Fans can purchase tickets online at, via telephone at 866-DODGERS, in person at Dodger Stadium in Lot P or at all Southern California Ticketmaster outlets.

Fans who wish to purchase tickets in person at Dodger Stadium can enter via the Sunset Gate as early as 8 a.m. and will receive numbered wristbands until a starting number is randomly selected at 8:45 a.m. There is no advantage to arriving before 8 a.m.

The person with the selected number will have the first opportunity to purchase tickets at 10:00 a.m. and the remainder of the group will be served in numerical sequence. Fans arriving after 8:45 a.m. will receive a different color wristband, and that group will be helped after the first. There is a limit of four Opening Day tickets available for purchase per person while supplies last.

All fans purchasing at least one ticket at Dodger Stadium on March 6 will receive two free tickets to the Dodgers’ exhibition home opener against the Cleveland Indians on April 1.  Dodger legends Ron Cey and “Sweet” Lou Johnson will be on hand from 10:00 – 11:00 a.m. to take photographs and sign autographs for fans.

Farmer John Dodger Dogs will be available for just $2 and Dodger merchandise kiosks will be open. Individual tickets purchased at Dodger Stadium will not incur any service charges.

In addition to holding season ticket prices the same for the third consecutive season, more than 65 percent of the single-game tickets on Sunday through Thursday at Dodger Stadium in 2010 will remain the same price or be lower than 2009. There was no price increase on any ticket at Dodger Stadium following the 2008 season when the Dodgers reached their first National League Championship Series in 20 years.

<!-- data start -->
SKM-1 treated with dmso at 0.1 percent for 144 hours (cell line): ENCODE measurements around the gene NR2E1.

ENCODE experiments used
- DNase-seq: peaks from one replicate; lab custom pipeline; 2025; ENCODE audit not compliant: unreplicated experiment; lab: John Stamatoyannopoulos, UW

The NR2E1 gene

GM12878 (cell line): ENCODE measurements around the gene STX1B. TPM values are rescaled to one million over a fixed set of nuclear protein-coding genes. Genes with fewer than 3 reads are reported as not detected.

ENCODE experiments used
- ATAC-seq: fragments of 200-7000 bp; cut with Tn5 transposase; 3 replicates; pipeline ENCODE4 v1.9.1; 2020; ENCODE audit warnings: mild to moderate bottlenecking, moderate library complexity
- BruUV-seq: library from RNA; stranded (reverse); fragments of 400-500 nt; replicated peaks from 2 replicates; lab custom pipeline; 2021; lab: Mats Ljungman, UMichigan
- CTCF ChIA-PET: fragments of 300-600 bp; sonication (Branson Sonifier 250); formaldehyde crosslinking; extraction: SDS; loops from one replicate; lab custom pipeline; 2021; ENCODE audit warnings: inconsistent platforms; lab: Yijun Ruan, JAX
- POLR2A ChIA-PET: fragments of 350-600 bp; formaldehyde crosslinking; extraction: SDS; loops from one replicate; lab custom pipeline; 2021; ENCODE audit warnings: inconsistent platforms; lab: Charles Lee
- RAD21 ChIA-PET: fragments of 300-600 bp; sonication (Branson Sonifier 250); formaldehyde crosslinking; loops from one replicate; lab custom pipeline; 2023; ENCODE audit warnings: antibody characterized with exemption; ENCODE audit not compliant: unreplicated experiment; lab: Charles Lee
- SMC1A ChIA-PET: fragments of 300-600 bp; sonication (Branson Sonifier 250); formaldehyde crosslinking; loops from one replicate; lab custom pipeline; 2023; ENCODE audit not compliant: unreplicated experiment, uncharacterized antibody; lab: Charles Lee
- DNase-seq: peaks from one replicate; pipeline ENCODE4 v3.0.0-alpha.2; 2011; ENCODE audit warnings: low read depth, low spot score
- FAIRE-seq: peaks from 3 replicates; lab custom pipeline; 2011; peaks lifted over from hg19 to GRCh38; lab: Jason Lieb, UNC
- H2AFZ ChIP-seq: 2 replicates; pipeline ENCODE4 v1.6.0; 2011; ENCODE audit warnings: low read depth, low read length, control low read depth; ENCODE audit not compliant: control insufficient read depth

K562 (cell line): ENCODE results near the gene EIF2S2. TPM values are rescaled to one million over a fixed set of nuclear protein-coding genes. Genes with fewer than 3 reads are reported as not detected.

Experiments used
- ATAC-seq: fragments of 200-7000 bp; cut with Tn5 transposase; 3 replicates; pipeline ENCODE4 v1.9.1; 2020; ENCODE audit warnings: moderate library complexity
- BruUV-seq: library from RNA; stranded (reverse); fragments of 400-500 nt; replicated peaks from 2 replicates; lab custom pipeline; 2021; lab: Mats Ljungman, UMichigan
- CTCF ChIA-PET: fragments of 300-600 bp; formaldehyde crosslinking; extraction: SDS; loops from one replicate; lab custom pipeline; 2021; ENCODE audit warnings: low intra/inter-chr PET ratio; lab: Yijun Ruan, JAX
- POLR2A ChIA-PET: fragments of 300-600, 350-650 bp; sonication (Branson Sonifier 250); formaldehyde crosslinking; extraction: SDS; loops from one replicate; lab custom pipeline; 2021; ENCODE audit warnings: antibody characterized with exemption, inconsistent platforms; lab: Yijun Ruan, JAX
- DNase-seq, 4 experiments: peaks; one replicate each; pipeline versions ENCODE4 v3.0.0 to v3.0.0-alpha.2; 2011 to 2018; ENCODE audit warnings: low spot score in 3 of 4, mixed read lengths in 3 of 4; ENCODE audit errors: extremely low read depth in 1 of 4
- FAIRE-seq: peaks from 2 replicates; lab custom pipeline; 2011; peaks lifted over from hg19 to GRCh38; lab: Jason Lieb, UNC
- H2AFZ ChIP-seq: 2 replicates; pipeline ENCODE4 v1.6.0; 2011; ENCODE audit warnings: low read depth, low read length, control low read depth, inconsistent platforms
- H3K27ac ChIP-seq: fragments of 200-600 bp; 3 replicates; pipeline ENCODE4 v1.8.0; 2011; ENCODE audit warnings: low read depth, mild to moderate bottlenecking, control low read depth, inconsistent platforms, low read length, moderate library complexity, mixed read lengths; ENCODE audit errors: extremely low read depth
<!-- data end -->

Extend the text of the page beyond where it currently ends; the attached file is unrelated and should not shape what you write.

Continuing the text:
As has become increasingly common throughout sports and entertainment, the Dodgers will introduce a variable pricing component in which tickets on Friday and Saturday will be between $2 and $3 more than those games played Sunday through Thursday.

The All-You-Can-Eat Right Field Pavilion will see a price decrease of $5 per ticket when purchased in advance, while rows X-Z on the field level between the bases will drop $20 per seat.

For the fourth consecutive season, parking prices at Dodger Stadium will remain the same at $15 and no increases in concessions prices are expected in 2010.

Tickets to the highly-anticipated matchup against the World Champion New York Yankees can only be purchased as part of a 14-, 21-, or 28-game mini plan and will not be sold on an individual game basis. Fans who purchase any mini plan at Dodger Stadium on March 6 will also receive a Dodger gift.

Season ticket options are still available and remain among the best values in Los Angeles and all of sports, with tickets starting as low as $4 per seat.

For a complete list of ticket options and pricing, visit